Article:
Is Your Cleaning Company Making Your Building Sick?

Green Cleaning Practices to Prevent Sick Buildings

In 1970s Americans began to seal their workplaces to conserve fossil fuels and energy resources. Scientific research sponsored by federal agencies has shown that indoor air often contains higher levels of pollutants than outside air and can thus pose serious health threats. As evident, studies in 1990 showed that one in five U.S. schools had poor indoor air quality, and one in four reported unsatisfactory ventilation. Furthermore, research has indicated that air inside buildings can now be more seriously polluted than the outdoor air in even the largest and most industrialized cities.

Indoor Environmental Quality (IEQ) Defined

Your place of business has poor IEQ if one or more of the following conditions are met:

  • High noise Improper temperature and humidity
  • Poor lighting
  • Adverse ergonomic conditions
  • Badly designed work stations
  • Uncomfortable seating
  • Job-related psychosocial stressors that contribute to complaints
  • Indoor air pollution

Why Total Quality Cleaning Systems Cares About IEQ

Most people spend 80-90% of their lives in their homes, offices, schools, daycare centers, and other indoor environments. It is surprising to find out that the indoor environments where most of us spend most of our lives are more contaminated than the smoky, smoggy, and polluted air outside. In fact, this problem is so severe that the World Health Organization has reported 30% of buildings generate excessive IEQ.

So what does this mean to you as a business owner, executive, or employee of a company that has poor IEQ? At a minimum you should care that the building you work in has an IEQ that produces headaches, nasal congestion and drainage, dry eyes, coughing, itching burning eyes, nausea, dry throat, dizziness, fatigue, skin irritation, wheezing, chest tightness, and asthma. What is even more interesting is that IEQ has secondary effects that include high medical costs, low morale, increased absenteeism, and decreased worker productivity.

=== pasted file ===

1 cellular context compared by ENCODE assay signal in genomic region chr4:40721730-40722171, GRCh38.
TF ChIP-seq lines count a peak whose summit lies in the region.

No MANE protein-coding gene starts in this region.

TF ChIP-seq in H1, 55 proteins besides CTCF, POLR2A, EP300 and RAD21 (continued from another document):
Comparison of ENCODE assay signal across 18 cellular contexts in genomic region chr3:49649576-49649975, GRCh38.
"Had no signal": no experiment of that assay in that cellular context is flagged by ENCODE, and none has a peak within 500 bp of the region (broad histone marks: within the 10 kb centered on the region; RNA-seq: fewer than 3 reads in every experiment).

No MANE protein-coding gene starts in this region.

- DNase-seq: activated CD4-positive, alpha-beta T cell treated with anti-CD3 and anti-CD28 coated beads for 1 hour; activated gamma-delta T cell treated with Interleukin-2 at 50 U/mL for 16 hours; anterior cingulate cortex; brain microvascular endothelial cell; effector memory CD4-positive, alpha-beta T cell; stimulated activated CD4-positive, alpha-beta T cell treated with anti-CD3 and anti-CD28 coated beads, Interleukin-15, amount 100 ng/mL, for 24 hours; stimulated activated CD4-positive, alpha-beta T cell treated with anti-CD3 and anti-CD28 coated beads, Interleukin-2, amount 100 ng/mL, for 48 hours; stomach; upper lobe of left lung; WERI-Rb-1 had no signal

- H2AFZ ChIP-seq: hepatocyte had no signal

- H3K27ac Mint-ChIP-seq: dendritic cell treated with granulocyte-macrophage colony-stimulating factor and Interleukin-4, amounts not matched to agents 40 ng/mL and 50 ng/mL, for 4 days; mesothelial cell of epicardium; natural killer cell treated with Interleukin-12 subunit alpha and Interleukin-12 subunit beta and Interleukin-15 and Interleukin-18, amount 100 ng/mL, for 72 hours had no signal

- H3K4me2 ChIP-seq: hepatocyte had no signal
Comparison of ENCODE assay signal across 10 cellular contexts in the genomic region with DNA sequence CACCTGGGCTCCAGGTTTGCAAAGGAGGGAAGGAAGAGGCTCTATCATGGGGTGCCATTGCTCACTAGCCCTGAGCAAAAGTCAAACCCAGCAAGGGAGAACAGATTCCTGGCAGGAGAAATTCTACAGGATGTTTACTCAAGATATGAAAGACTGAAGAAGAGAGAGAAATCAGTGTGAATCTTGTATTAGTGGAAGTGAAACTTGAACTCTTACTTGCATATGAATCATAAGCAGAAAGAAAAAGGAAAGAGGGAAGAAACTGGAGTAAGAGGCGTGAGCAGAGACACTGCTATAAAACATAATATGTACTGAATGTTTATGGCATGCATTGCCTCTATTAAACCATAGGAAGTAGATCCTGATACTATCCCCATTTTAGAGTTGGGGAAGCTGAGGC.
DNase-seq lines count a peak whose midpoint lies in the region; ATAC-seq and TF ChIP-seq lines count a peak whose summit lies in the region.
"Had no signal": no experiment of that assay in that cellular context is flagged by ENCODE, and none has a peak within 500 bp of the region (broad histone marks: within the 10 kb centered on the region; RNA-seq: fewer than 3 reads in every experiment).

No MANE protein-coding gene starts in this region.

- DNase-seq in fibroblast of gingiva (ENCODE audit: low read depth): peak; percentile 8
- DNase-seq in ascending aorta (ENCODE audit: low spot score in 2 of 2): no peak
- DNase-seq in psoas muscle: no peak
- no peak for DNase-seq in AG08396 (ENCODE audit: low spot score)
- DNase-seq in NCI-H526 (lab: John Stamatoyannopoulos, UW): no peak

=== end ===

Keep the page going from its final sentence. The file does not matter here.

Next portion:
Building-Related Illness Associated With Cleaning Practices

  • Identifiable, diagnosable disease or illness can be traced to a specific pollutant or source within a building
  • Ranges from allergies to Legionnaire's disease
  • Effects workers and visitors
  • Effects differ based on time spent in building and susceptibility
  • People with heart disease may be affected by lower levels of carbon monoxide exposure
  • Children exposed to smoke have been shown to be at higher risk of respiratory infections
  • Those exposed to nitrogen dioxide have been shown to be at higher risk from respiratory infections
  • Allergic, asthmatic, respiratory disease, contact lens wearers, and immune suppressed do to chemo, radiation, or disease

Sick Building Syndrome

  • Set of symptoms that affect some number of building occupants while they are inside the building, and diminish or disappear when they leave.
  • Headache, itching, burning dry, or watery eyes, dry or irritated throat, nasal or sinus congestion, shortness of breath, coughing and sneezing, dry or irritated skin, dizziness and other neurological symptoms
  • Usually due to the combined effects of multiple pollutants

Multiple Chemical Sensitivity

  • Health problems characterized by effects such as dizziness, eye and throat irritation, chest tightness, and nasal congestion that appear whenever they are exposed to certain chemicals